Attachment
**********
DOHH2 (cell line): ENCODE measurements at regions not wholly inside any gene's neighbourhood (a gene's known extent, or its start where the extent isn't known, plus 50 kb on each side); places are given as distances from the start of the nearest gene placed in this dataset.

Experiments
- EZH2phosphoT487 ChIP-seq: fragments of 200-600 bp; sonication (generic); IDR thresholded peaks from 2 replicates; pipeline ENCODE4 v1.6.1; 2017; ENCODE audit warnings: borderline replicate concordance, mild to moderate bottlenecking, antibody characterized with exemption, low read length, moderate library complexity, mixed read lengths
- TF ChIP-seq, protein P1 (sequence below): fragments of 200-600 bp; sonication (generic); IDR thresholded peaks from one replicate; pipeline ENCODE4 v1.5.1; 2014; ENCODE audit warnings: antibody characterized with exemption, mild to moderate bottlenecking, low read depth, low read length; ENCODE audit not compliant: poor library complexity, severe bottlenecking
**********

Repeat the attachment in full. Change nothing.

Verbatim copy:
DOHH2 (cell line): ENCODE measurements at regions not wholly inside any gene's neighbourhood (a gene's known extent, or its start where the extent isn't known, plus 50 kb on each side); places are given as distances from the start of the nearest gene placed in this dataset.

Experiments
- EZH2phosphoT487 ChIP-seq: fragments of 200-600 bp; sonication (generic); IDR thresholded peaks from 2 replicates; pipeline ENCODE4 v1.6.1; 2017; ENCODE audit warnings: borderline replicate concordance, mild to moderate bottlenecking, antibody characterized with exemption, low read length, moderate library complexity, mixed read lengths
- TF ChIP-seq, protein P1 (sequence below): fragments of 200-600 bp; sonication (generic); IDR thresholded peaks from one replicate; pipeline ENCODE4 v1.5.1; 2014; ENCODE audit warnings: antibody characterized with exemption, mild to moderate bottlenecking, low read depth, low read length; ENCODE audit not compliant: poor library complexity, severe bottlenecking